Making Time Series Stationary Made Easy with auto_stationarize()

rtip

healthyrts

timeseries

Author

Steven P. Sanderson II, MPH

Published

October 18, 2023

Introduction

When working with time series data, one common challenge is dealing with non-stationary data. Non-stationary time series can be a headache for analysts, but fear not, because we have a handy tool to make your life easier. Say hello to the auto_stationarize() function from the {healthyR.ts} package.

What’s in the Box?

Before we get into the nitty-gritty of how this function works, let’s take a look at its syntax:

auto_stationarize(.time_series)

The .time_series parameter should be a vector or a time series object. This function’s primary goal is to attempt to stationarize your time series data. But what does that mean, and why is it important?

Stationarity: The Why and the How

Stationarity is a crucial concept in time series analysis. A stationary time series is one whose statistical properties, like mean, variance, and autocorrelation, don’t change over time. Dealing with stationary data is much simpler because many time series models assume stationarity.

Now, here’s the magic of auto_stationarize(): it automatically handles stationarity for you.

The Swiss Army Knife of Time Series

This function is like a Swiss Army knife for your time series data. It checks if your data is already stationary using the Augmented Dickey-Fuller test. If it is, great, you get your original time series back.

But what if it’s not? Well, that’s where the real fun begins.

Transformations Galore

If your time series isn’t stationary, auto_stationarize() goes the extra mile to make it so. It attempts a series of transformations until it succeeds. Here’s the process:

Augmented Dickey-Fuller Test: First, the function runs the Augmented Dickey-Fuller test to determine if your time series is stationary. If it’s already stationary, you’re done.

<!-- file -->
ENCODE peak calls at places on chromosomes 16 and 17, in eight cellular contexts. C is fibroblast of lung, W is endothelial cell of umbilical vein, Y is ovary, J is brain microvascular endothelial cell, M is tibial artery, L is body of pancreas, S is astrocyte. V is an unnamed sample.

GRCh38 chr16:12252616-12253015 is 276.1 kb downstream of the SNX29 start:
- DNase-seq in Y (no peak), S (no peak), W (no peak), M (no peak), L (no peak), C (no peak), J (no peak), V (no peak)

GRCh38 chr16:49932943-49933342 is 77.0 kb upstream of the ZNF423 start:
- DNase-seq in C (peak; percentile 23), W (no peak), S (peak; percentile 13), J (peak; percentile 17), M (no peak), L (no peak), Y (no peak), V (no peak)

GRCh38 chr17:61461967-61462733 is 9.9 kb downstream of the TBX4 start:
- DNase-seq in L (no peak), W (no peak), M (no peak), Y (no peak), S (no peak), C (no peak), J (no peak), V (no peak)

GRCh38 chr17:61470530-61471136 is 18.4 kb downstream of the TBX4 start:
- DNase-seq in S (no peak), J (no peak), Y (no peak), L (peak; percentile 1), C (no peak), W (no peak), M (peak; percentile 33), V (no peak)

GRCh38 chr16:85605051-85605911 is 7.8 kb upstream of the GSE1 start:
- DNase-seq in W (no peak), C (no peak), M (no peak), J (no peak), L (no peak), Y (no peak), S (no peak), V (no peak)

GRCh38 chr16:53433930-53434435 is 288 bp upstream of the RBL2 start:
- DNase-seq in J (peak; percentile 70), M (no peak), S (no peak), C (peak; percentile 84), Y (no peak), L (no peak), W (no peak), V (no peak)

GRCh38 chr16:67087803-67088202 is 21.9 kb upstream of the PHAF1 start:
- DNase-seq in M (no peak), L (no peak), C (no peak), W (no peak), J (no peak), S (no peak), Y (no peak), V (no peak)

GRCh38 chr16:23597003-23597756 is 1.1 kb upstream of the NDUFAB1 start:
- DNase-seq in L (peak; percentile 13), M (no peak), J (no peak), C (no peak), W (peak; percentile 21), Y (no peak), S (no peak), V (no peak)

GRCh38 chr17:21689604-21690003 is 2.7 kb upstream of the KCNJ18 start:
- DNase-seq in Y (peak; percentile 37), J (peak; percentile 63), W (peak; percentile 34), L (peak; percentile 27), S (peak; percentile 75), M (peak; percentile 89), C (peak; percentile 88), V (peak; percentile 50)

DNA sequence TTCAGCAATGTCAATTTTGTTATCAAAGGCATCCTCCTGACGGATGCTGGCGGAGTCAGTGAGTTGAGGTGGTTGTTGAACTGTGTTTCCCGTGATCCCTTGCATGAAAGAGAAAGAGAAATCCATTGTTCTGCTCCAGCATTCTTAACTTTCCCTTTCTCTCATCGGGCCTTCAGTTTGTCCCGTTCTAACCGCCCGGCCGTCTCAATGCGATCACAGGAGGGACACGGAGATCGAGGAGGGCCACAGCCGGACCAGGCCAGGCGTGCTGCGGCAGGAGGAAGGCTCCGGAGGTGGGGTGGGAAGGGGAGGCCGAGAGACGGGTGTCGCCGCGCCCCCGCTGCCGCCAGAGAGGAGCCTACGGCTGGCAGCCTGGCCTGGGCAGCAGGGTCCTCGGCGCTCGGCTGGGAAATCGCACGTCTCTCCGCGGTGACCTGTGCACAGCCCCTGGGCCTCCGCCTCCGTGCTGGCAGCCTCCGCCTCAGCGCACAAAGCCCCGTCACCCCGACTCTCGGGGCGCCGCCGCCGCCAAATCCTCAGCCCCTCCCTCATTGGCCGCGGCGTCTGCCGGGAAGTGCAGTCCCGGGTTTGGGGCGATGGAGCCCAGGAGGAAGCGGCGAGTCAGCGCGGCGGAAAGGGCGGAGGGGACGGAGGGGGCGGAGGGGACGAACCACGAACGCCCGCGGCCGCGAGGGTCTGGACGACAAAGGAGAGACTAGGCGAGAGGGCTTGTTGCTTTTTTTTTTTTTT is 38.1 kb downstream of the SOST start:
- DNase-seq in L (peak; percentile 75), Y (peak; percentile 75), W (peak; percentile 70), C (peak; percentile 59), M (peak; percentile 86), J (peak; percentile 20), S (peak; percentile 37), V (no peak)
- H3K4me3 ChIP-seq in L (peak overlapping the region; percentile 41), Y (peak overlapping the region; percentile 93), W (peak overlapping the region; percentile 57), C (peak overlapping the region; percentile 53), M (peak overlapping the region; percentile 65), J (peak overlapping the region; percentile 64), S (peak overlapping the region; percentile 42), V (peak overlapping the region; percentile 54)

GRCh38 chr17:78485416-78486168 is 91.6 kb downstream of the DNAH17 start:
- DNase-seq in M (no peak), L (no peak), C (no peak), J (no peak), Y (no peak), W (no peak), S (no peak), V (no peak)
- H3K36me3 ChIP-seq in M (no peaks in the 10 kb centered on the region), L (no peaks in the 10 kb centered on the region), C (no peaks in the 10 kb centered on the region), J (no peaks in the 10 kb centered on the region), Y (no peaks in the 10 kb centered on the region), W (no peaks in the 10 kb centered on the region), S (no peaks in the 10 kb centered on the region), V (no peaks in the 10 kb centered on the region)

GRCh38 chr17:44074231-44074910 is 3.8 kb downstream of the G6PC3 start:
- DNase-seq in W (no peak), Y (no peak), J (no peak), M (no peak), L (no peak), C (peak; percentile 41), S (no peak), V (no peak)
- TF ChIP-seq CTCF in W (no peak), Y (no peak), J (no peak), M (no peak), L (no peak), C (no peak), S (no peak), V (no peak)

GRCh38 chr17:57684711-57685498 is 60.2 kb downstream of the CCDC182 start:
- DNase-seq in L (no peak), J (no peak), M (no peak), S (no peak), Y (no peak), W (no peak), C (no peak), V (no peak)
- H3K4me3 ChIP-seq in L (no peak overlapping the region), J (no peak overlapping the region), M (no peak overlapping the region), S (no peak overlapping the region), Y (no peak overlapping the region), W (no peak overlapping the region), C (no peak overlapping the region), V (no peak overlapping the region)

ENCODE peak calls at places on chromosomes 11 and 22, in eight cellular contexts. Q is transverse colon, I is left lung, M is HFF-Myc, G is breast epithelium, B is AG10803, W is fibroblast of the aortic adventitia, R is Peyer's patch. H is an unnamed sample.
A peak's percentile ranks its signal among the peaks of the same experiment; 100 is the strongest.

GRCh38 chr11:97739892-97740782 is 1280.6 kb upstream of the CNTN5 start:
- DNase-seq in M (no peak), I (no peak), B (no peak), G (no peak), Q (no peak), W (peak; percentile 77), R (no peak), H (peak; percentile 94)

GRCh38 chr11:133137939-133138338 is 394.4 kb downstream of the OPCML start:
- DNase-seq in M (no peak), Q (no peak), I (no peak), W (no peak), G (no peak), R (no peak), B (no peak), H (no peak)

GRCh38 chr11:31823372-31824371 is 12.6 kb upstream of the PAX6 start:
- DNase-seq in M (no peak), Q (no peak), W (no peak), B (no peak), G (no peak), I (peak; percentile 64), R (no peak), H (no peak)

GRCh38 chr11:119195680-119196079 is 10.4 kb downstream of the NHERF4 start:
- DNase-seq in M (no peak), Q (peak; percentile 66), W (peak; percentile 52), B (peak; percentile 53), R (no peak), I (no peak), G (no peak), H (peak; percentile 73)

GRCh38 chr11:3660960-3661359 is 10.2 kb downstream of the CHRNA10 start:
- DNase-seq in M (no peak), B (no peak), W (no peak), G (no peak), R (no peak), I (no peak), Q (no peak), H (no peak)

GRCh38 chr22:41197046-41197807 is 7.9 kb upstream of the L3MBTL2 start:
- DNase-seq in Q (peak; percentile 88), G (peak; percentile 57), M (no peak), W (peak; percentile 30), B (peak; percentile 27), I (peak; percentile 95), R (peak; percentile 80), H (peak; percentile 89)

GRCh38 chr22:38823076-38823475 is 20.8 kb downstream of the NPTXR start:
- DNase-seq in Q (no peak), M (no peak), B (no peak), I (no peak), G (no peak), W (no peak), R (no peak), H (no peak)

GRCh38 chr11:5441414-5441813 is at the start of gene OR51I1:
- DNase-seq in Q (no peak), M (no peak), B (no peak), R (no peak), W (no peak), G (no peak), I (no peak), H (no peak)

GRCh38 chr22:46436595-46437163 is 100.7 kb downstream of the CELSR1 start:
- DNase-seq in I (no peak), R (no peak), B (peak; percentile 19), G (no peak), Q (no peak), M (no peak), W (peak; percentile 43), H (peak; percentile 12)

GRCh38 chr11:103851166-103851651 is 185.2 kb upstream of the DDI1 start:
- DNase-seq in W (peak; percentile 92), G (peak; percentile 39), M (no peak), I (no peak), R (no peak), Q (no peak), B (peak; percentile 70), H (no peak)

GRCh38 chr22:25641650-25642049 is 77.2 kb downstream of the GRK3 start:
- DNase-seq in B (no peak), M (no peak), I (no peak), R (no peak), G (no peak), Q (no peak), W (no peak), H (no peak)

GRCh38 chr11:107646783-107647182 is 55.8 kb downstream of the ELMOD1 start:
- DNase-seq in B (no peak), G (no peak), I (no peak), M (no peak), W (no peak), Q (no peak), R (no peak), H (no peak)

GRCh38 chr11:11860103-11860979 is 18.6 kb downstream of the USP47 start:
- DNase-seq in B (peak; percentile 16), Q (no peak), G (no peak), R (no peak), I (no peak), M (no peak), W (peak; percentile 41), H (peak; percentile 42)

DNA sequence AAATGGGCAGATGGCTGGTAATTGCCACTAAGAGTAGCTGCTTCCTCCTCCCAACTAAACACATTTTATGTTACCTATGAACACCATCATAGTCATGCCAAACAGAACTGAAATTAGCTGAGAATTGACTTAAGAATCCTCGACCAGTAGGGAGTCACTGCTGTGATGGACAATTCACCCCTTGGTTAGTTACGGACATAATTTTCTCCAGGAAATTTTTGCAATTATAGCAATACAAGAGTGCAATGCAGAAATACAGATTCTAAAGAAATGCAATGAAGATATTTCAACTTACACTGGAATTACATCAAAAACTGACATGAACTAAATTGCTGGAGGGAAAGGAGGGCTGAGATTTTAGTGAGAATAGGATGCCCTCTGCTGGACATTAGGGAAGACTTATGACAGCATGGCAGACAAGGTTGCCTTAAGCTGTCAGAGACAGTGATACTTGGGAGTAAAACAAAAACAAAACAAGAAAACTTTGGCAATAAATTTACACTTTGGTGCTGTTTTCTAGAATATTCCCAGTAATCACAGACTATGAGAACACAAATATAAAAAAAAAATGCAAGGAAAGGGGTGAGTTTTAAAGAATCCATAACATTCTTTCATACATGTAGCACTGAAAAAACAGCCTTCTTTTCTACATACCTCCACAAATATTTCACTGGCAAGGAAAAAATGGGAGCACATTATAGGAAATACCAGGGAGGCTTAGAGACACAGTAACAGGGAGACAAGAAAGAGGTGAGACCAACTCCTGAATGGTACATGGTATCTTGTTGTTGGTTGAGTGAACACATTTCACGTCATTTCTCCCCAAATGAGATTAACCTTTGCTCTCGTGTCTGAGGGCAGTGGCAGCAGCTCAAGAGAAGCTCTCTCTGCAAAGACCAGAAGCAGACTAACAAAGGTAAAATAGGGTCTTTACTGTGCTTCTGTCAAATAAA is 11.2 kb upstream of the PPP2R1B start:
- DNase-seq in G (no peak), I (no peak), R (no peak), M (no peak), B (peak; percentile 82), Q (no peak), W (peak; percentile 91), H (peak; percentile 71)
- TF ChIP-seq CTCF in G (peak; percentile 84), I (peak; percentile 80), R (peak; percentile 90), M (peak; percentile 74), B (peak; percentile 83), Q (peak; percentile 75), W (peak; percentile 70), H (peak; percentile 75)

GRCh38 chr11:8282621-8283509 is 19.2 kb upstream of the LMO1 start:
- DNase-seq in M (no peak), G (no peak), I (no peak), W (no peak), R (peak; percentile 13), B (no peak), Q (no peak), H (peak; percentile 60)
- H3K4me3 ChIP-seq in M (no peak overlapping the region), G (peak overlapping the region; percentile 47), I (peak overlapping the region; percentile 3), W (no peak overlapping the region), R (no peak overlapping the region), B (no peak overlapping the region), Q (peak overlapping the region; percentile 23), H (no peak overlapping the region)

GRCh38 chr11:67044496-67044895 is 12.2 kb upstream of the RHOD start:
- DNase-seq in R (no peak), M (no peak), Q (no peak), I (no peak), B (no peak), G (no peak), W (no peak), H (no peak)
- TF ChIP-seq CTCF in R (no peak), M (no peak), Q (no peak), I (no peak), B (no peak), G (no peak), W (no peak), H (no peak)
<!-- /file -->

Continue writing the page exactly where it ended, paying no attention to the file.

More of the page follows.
Logarithmic Transformation: If the test suggests your data isn’t stationary, the function tries a logarithmic transformation. This transformation can be helpful when dealing with data that grows exponentially over time.

Differencing: If logarithmic transformation doesn’t do the trick, the function resorts to differencing. Differencing involves subtracting each value from its previous value, effectively converting your data into the change between time periods.

What You Get

If auto_stationarize() succeeds in making your data stationary, it returns a list with two valuable elements:

stationary_ts: This is your shiny, new stationary time series, ready for analysis.

ndiffs: This little number tells you the order of differencing applied to make your data stationary. It’s a useful piece of information if you need to understand how your data was transformed.

The function attempted to stationarize the BJsales data set, let’s take a visuali look at it before and after, we will also use the adf_test() function on it before and after.

The time series is not stationary. Attempting to make it stationary...
Differencing of order 1 made the time series stationary.

plot(stationary_time_series$stationary_ts)

Try It Yourself

The best way to grasp the power of auto_stationarize() is by trying it yourself. Install the {healthyR.ts} package, load your time series data, and give it a whirl. The ease and simplicity of making your time series stationary with just one function call will leave you impressed.

Conclusion

In the world of time series analysis, making your data stationary is a crucial step. The auto_stationarize() function from the {healthyR.ts} package takes the headache out of this process. Whether you’re dealing with financial data, weather patterns, or any other time series, this function is your trusty companion.

So, what are you waiting for? Transform your non-stationary time series into a stationary one with ease, thanks to auto_stationarize(). Your future self will thank you for it.